Generally 220v anything works easier or with less effort so can be cheaper to run. Appliances that run off 240V draw less current than 120V appliances so lighter wiring and fixtures can be used. However, 240V is more prone to arcing than 120V. Also, 240V is more likely to blow you away than 120V, whereas 120V is more likely to "grab" (Cause your muscles to involuntarily contract, i.e. making your hand grab a conductor) you. Also the US uses 120V because Edison originally used 100V. It was upped over the years to cope with demand. The US also has 240V in residential service for large appliances like ovens and dryers.
Less current is needed
120V takes less energy
120v or 240v. 120v is one leg of the main panel, and 240 is two legs of the main panel. 120v is lights,outlets. 240v, dryer,stove.
No. The neon sign is fed by a step-up transformer. Primary side 120V, secondary side 7500V. If you applied 240 to the primary side you would get 15000 volts on the neon tube. A flash over and then nothing. If you can find a transformer from 120V to 240V or 240V to 120V then you are good to go. Connect 240V to 240V side and you will get 120V out the other, connect the 120V side to the neon sign and you should have light. Transformer should be at least 100va. This will give you an output of .83 amps at 120V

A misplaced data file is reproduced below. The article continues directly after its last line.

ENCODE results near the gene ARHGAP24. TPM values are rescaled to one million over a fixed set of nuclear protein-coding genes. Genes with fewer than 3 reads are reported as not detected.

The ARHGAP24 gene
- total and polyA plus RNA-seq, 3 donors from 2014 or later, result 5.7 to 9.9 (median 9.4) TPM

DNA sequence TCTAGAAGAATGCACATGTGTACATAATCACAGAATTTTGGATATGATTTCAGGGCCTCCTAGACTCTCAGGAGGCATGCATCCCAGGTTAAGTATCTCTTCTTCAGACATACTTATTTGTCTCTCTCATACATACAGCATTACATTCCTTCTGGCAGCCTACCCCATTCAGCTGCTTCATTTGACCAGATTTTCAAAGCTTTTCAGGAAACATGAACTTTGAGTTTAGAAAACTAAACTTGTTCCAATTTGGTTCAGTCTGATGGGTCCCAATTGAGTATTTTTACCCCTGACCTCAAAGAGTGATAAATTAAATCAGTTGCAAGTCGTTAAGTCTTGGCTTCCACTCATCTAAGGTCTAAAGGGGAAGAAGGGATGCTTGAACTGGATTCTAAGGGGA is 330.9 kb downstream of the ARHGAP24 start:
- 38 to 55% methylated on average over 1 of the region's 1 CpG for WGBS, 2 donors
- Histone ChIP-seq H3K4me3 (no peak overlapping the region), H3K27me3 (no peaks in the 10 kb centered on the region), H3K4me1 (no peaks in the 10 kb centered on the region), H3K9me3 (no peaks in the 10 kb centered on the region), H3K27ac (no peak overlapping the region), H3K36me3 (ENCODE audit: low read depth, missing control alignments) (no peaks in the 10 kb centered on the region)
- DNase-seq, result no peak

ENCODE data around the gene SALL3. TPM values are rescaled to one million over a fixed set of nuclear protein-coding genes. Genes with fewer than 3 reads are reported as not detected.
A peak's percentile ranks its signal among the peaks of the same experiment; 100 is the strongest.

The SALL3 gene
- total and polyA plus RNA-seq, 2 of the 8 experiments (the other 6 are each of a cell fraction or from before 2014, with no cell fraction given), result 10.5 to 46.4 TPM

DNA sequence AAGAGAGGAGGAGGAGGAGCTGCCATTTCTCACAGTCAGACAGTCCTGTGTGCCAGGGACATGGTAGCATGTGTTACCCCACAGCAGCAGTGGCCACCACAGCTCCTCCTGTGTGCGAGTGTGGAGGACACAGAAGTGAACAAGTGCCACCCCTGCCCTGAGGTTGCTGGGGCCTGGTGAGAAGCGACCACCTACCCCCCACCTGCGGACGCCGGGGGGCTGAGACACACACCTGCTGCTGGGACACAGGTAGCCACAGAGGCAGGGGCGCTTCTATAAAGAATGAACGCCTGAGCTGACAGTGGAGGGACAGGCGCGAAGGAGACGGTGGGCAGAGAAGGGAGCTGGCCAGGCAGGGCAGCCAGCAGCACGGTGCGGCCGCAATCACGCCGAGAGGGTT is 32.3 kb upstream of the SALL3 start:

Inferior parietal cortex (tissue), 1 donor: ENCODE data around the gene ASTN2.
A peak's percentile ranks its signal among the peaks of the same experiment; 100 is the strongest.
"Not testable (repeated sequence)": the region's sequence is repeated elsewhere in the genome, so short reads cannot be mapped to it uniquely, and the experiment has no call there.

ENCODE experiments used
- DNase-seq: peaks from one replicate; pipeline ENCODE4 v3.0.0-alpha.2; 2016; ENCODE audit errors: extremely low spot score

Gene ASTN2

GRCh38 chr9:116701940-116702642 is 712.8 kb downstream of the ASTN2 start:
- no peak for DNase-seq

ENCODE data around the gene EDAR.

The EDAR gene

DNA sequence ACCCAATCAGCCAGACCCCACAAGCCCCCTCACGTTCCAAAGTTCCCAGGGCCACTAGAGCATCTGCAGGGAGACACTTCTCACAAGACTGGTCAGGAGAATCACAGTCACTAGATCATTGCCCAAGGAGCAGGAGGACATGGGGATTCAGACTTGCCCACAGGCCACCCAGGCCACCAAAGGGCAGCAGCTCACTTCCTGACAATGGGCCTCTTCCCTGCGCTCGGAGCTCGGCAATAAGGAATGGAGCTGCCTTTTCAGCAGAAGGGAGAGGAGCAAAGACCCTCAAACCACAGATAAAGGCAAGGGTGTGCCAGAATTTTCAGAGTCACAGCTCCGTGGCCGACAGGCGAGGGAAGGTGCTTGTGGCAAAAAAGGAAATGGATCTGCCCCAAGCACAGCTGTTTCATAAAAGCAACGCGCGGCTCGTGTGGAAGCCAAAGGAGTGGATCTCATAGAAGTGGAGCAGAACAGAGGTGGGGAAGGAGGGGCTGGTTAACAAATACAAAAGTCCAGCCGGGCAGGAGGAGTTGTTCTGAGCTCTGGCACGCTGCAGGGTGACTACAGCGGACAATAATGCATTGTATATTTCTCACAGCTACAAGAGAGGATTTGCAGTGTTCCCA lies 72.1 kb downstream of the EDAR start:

Because they are "in-phase". In order to get 240v, you need two 120v Alternating Current lines that are 180° out of phase, that is, opposite phases. Only when one line is +120v and the other -120v will you see 240v between the wires.
You cannot use 2-120v outlets to power a 240v dryer. You can convert a 240v dryer outlet to power 2-120v outlets if they are supplied with a neutral. This requires a competent electrician. Do not do this yourself.
In the US, both 120v and 240v will be needed for your home, as different appliances need different voltages. Your TV needs 120V, while your electric dryer and stove will need a 120V/240V supply. If you have an electric water heater, or central AC unit, they will need a 240V supply.
Your electric bill is computed in kilowatt-hours. This is a measure of power over a period of time, which is a combination of volts and amps. Amperage at 240v would be half that of 120v, but obviously the voltage is double. So the net watts are the same. As a result, your net kilowatt-hours will be the same whether you use 120v or 240v.